113. Can't Buy Me Love (A Hard Day's Night)

Just blues, man. Great vocal performance by Paul. George Martin was big into starting hits with the chorus.

112. Long Tall Sally (Past Masters vol. I)

Christ but Paul could sing, no? And he made it seem so effortless.

111. Don't Let Me Down (Past Masters vol. II)

Lots of writers refer to three-chord songs. They usually mean the verse has only three chords, or the chorus does. This song has three chords.

I tend not to favor John's simpler later compositions. He was moving in a more direct direction, and I respect that. But I think he did himself a disservice in interviews in later years, acting like It's Only Love wasn't any good, and Run for Your Life was filler, and why were they always messing in the studio with his songs, like Strawberry Fields Forever and Tomorrow Never Knows? Yeah, 'cause I'm sure the first time he heard Tomorrow Never Knows, he thought it was 'alright.' He was blown away by it! *Everyone* was blown away the first time they heard that song. Not to mention, John wanted it even weirder. Oh, OK, I guess John didn't show up in the studio saying he'd accidentally played Rain backwards as he was passing out the night before, and could they do that on the cut. Probably he wanted to do I Am the Walrus with only a single kazoo for accompaniment.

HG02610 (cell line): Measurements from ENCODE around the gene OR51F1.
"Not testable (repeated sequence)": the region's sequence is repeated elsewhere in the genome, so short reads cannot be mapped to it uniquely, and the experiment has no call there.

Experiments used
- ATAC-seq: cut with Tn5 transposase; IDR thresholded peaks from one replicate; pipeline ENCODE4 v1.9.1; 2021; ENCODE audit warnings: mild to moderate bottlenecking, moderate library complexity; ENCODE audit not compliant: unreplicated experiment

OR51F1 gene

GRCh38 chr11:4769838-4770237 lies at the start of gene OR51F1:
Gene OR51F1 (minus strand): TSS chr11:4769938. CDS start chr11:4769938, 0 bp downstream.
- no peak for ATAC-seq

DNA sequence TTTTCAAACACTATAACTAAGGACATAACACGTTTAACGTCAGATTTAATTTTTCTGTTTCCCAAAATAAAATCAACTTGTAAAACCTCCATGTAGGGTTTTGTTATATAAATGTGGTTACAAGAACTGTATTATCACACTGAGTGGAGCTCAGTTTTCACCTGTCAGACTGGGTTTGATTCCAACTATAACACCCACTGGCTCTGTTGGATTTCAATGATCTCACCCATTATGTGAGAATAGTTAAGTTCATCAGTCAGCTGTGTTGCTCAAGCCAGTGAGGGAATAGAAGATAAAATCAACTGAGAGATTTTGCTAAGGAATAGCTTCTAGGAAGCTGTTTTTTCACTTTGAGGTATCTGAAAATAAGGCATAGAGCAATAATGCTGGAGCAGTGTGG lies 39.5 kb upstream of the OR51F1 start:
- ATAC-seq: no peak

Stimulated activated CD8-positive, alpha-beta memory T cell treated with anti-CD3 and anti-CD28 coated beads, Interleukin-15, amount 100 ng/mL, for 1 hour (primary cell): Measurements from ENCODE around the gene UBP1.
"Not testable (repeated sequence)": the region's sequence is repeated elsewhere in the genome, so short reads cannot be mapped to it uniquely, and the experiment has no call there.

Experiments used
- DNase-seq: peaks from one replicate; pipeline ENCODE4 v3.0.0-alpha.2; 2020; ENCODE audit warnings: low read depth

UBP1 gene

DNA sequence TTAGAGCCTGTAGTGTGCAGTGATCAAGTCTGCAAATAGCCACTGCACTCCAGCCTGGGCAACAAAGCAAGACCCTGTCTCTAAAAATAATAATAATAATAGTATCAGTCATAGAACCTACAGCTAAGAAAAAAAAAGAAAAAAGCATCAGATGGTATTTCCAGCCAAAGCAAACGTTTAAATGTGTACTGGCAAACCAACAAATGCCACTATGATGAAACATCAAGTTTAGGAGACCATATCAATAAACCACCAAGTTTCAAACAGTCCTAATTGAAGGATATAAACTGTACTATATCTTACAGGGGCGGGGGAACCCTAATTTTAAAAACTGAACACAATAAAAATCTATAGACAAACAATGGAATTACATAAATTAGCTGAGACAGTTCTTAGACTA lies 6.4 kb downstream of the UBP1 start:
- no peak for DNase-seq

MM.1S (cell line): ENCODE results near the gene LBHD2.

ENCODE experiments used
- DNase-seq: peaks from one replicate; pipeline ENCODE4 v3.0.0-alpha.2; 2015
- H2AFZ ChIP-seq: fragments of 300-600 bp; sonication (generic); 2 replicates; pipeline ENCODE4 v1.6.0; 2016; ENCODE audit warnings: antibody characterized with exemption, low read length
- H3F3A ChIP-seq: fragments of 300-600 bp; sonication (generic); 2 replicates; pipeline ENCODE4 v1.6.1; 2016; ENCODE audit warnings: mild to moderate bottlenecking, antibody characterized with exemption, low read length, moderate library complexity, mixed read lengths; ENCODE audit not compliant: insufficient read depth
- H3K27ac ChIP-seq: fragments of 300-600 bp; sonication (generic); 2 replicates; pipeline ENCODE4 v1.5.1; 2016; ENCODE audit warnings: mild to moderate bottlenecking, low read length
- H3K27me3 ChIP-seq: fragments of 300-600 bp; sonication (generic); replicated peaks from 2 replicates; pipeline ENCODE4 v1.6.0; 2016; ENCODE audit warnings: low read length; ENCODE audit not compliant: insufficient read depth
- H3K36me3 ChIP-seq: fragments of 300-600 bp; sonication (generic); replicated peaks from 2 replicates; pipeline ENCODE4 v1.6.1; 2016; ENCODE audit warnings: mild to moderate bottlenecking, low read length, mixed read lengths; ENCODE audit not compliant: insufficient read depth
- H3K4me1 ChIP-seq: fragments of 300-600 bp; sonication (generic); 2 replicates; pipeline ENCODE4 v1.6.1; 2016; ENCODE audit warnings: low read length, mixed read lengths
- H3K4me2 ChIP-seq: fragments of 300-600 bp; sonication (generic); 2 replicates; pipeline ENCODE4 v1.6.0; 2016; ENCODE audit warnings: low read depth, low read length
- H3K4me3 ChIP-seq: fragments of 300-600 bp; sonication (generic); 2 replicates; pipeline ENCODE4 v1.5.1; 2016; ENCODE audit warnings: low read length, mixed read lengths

110. Rock and Roll Music (For Sale)

Follows No Reply, I'm a Loser, and Baby's in Black. I mean, can you imagine if they weren't cutting two albums plus however many singles a year back then, if they could have done all originals? The originals on this album are unreal. Fortunately, he had that voice, so even if he was singing someone else's song, he made it sound like this.

109. I'll Get You (Past Masters vol. I)

Might have rated this this highly solely for what little harmony is in this song -- the "I've imagined I'm in love with you" line and the bridge. Mostly that one line. People who ignore the early stuff are missing out.

108. Love You To (Revolver)

I'm bad, skipping around on this album, but I should listen to this more. The harmony is awesome, and I can't hear him sing "I'll make love to you" without laughing; he sounds so much like the master of all he surveys.

107. One After 909 (Let It Be)

Nice swing. I might not be able to explain why I like this song this much. It might actually benefit from being on a weaker album.

106. I've Got a Feeling (Let It Be)

More for John's part, and the part where each sings his part at the same time, than for Paul's part.

* * *

We've kind of knocked off the middle-grade stuff from Please Please Me, With the Beatles, A Hard Day's Night, For Sale, Help!, Revolver, the White Album, Yellow Submarine, Abbey Road, and Let It Be. You can be sure that tomorrow we'll be doing the same for the Past Masters discs, Magical Mystery Tour, and Sgt. Pepper.